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To say that Ilya Mikheyev‘s rookie season was eventful would be putting it lightly.

He began the season by taking a selfie with Mike Babcock near a gas station, scored his debut game, and then expressed confusion over why Canadians didn’t like soup. His role and value to the Leafs grew as the year progressed, got more comfortable on North American ice, and improved his play after the coaching change. By all accounts, he was on track to post solid numbers and play a factor in the team’s success.

It all came to a screeching halt during a December game against the New Jersey Devils where Mikheyev’s wrist was cut open by Jesper Bratt’s skate. Prior to this, he had registered 8 goals, 15 assists, and 23 points in 39 games. His season appeared to be over and his career was in jeopardy. While his teammates struggled to fill the void in his absence, he quietly healed and worked on his craft once his wrist recovered. The pause gave him a chance to fully regain strength and improve on the ice, providing him extra motivation to prove his importance to the Leafs.

Once training camp commenced, Mikheyev stood out as one of the bright spots and played well during the scrimmages, which earned him MVP of the camp. He even scored 33 seconds into the tune-up game prior to the start of the play-in round. This should have been the start of an impressive comeback story for the 25-year-old winger, which is why it was surprising to see him go pointless in five games against the Columbus Blue Jackets. In spite of posting impressive underlining numbers at 5v5, he was one of many Leafs that struggled to generate much offence against the goaltending tandem of Joonas Korpisalo and Elvis Merzlikins.

So it begs the question: what should the Leafs do regarding Mikheyev’s expiring contract?

Back in April, there were rumours that Toronto and Mikheyev’s agent began talking about a potential extension. A lot has changed since this rumour emerged (obviously), but I imagine there remains mutual interest between the two parties regarding a contract renewal.

He is currently signed to a one-year deal where he made $925,000, so the logical conclusion is that he will get a pay raise. How much his bank account increases depends on how the Leafs management view his performance in the 2019-20 campaign. You could make the argument that his cap hit should be lower because he did not record a single point in the qualifying round. Let’s not forget about his play prior to his injury and the fact that Toronto did struggle to generate offence from their bottom-six in his absence. Then there’s the reality that not only are the Leafs going to be strapped for cap room in the offseason, but there are also nine other expiring contracts to deal with and the salary cap will likely remain stagnant for the foreseeable future.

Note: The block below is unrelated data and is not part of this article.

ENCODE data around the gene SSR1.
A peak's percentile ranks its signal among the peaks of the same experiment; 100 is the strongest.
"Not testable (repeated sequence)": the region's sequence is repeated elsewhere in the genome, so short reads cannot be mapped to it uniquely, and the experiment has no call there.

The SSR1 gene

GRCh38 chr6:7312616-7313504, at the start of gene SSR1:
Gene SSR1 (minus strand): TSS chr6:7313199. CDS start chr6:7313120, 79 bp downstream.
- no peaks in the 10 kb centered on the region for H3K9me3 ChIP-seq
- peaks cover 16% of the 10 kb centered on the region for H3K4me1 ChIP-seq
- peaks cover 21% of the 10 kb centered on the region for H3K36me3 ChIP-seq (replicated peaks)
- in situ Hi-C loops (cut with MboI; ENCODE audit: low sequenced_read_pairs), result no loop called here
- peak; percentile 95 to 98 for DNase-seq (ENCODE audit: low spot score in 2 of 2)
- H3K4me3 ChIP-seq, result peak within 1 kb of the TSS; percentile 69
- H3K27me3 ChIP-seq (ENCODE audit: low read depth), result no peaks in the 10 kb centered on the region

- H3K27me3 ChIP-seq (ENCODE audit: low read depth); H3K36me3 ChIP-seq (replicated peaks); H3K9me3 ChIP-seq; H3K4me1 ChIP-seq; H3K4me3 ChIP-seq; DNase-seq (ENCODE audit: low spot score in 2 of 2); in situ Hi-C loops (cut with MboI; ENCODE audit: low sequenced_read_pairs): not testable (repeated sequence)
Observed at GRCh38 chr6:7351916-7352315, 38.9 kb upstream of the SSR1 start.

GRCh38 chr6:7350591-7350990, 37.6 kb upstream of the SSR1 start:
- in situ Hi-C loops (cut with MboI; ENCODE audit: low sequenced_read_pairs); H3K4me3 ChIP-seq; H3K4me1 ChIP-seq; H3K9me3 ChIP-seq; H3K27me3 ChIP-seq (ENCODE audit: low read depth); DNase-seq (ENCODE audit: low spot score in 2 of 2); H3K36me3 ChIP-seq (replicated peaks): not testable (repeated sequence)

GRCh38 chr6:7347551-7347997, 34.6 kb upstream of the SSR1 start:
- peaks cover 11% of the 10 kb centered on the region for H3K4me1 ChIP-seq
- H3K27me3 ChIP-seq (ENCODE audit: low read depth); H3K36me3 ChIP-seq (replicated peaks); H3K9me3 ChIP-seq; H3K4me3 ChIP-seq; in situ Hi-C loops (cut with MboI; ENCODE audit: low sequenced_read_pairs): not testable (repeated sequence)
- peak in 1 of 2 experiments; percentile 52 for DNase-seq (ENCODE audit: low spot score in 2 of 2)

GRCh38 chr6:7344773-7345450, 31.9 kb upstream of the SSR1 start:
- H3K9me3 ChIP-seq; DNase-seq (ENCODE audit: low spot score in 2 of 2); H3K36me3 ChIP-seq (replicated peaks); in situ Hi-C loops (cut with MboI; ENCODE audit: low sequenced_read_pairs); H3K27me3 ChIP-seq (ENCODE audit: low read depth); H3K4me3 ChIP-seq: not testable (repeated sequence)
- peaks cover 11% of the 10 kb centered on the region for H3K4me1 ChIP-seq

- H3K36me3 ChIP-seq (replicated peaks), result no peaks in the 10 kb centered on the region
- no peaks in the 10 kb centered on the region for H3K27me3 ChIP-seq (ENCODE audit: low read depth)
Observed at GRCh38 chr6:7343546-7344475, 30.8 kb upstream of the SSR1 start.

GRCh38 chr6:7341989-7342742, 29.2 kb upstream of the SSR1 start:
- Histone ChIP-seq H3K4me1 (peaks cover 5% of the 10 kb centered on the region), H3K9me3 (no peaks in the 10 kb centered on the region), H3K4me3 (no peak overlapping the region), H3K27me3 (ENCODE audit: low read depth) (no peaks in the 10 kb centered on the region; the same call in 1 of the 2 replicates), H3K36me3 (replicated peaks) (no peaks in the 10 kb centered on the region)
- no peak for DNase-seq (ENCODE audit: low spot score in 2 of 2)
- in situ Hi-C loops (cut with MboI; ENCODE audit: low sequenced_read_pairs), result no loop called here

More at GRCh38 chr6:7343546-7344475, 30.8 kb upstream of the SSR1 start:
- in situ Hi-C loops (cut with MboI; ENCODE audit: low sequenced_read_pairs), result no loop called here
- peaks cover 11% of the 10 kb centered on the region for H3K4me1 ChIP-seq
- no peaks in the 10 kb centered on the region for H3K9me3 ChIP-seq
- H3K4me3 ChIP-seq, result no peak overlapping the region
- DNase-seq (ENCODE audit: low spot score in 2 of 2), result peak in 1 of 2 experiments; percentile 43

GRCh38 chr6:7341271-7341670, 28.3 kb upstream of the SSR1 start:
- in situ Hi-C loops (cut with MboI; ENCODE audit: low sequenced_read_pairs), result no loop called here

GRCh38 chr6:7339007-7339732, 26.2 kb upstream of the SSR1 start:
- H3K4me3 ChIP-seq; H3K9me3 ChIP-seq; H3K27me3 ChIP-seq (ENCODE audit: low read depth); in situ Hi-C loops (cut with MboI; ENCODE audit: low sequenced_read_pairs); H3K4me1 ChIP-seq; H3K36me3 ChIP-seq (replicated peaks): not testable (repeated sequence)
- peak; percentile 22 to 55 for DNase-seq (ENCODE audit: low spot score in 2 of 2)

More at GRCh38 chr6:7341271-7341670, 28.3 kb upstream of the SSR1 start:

Taking all of this information into account, my guess is the Leafs will be looking to sign Mikheyev to a two-year bridge deal with an AAV between $1.8 million and $2.3 million a season. It’s unfair to gauge his future value over a five-game series in August, though his impact on the team during the regular season can’t be overlooked. This would allow the Leafs to gain some wiggle room financially and provide Mikheyev a chance to prove that his play prior to the wrist injury is who he will become as his career progresses.

While this projection seems likely to occur, it’s also possible for him to demand a larger pay raise that may result in Toronto having to look elsewhere for a cheaper option. Since he is listed as an RFA and is exempt from the Seattle Kraken’s expansion draft next year, there will be plenty of suitors willing to acquire him and meet his salary demands. This will hurt no doubt the team’s forward depth, but could also provide players like Nick Robertson a chance to crack the lineup.

The only way it would come to that is if (a) Mikheyev’s asking price exceeds $2.75 million a season and (b) Toronto is unable to move a forward off the roster to keep him. I can’t imagine that it will be the outcome, but Kyle Dubas and company will need to keep this option in mind should negotiations go sour.

So to answer the question presented in the title, the Leafs should find a way to re-sign Mikheyev. Although his play against Columbus was disappointing, he still plays a vital role in the team’s success and will likely improve in his sophomore campaign. I can see him signed to a bridge deal and, unless his asking price is too high, could see himself earning around $2 million a season.

If all else, Toronto should bring him back so that he can provide more memorable lines such as this one:

All stats unless otherwise noted are from Hockey-Reference.com and Natural Stat Trick.

All salary information is from PuckPedia.com.